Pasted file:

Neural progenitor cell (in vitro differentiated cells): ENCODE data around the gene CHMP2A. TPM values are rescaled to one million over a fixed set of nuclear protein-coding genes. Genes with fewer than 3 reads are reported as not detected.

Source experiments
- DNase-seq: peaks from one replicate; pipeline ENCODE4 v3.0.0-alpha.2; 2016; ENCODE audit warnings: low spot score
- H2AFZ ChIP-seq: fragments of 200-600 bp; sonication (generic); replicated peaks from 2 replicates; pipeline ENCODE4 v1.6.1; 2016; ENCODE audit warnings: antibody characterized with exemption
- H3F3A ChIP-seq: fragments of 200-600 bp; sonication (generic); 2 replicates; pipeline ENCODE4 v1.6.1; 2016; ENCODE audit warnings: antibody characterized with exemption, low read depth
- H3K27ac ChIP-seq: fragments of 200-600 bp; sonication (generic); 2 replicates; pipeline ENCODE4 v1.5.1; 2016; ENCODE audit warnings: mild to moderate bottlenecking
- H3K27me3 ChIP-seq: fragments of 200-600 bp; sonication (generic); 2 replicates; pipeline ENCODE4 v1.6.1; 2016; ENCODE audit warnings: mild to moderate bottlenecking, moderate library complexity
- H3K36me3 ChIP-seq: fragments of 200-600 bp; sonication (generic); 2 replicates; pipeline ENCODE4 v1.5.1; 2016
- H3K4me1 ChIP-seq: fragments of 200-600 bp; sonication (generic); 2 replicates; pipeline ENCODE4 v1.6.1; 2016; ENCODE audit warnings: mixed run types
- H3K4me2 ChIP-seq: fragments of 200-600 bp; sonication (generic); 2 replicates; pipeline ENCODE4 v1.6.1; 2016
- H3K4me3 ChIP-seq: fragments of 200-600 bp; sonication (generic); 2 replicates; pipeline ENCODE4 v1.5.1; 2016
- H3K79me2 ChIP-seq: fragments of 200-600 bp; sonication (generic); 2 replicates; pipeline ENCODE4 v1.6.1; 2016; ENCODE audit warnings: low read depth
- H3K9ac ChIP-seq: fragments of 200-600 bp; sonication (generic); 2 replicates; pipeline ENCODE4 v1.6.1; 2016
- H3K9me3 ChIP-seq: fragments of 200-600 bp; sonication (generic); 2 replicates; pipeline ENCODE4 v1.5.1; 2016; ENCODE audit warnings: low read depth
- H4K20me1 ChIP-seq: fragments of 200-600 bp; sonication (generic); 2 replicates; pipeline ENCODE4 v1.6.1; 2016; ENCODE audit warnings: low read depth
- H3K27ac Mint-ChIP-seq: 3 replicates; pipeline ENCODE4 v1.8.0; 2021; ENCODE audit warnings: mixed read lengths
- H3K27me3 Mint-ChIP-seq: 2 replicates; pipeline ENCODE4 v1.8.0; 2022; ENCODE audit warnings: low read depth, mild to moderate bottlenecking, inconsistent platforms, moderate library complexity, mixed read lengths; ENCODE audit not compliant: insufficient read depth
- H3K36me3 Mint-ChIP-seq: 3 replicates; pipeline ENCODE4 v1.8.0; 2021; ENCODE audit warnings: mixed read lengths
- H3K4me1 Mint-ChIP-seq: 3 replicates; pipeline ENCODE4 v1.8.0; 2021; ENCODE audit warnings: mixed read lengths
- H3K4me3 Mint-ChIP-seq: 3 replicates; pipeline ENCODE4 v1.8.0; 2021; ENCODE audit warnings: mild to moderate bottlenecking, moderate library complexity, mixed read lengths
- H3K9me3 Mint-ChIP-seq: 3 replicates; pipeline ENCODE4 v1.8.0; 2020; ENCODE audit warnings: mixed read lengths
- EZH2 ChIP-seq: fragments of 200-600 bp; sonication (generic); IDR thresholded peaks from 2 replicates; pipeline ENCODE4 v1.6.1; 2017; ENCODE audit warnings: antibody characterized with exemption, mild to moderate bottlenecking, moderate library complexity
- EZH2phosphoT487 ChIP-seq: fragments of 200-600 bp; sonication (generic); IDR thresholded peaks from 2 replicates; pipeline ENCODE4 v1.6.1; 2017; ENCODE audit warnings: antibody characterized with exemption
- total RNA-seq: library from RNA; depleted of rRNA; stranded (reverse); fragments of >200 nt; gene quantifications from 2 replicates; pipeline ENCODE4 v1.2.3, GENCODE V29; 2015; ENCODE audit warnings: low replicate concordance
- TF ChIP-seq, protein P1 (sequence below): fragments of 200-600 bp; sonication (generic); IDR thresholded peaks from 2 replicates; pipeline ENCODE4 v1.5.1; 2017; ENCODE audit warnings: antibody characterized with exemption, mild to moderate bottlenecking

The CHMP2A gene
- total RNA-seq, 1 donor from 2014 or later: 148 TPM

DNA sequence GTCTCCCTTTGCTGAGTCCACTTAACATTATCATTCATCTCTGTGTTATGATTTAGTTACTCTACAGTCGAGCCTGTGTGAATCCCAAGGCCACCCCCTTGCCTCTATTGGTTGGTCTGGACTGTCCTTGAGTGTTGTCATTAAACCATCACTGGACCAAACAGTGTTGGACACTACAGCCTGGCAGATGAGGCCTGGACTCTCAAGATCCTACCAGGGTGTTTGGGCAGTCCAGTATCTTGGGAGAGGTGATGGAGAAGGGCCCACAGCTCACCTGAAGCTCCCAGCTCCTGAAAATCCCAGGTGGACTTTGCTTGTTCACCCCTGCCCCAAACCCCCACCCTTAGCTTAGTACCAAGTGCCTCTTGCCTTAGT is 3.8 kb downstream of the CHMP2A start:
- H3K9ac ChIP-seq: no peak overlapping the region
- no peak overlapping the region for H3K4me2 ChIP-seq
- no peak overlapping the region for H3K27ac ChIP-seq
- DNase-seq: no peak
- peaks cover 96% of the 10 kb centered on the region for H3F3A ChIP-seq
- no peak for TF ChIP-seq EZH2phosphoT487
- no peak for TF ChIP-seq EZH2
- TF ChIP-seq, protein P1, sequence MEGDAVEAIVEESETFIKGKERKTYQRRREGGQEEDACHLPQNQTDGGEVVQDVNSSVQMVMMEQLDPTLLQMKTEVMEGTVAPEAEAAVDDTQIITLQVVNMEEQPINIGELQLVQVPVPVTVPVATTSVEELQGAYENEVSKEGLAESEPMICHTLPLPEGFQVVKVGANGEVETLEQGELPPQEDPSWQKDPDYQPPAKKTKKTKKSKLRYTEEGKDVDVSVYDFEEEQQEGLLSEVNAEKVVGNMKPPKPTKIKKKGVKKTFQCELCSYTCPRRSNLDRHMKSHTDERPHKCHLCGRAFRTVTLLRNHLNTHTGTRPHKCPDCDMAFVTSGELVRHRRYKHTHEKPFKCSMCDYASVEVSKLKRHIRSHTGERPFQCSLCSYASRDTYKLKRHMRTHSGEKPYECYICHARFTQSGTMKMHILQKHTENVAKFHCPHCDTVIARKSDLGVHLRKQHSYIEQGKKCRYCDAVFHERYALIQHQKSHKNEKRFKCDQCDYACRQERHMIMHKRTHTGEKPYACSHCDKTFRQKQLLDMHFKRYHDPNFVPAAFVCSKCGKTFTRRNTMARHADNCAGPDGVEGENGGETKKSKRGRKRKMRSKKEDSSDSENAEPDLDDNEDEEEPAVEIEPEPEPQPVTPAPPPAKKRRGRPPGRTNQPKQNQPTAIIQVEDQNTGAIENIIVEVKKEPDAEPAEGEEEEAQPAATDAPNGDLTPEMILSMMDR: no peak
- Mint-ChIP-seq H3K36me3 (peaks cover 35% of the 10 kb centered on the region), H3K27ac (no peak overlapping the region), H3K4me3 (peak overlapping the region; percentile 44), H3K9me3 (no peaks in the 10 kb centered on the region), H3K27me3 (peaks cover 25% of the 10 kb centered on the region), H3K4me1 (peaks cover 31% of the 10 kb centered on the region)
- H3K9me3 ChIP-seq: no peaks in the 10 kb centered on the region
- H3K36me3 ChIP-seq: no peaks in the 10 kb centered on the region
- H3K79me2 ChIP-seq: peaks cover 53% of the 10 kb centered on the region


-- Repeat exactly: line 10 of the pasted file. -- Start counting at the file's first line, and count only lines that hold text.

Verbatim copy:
- H3K4me2 ChIP-seq: fragments of 200-600 bp; sonication (generic); 2 replicates; pipeline ENCODE4 v1.6.1; 2016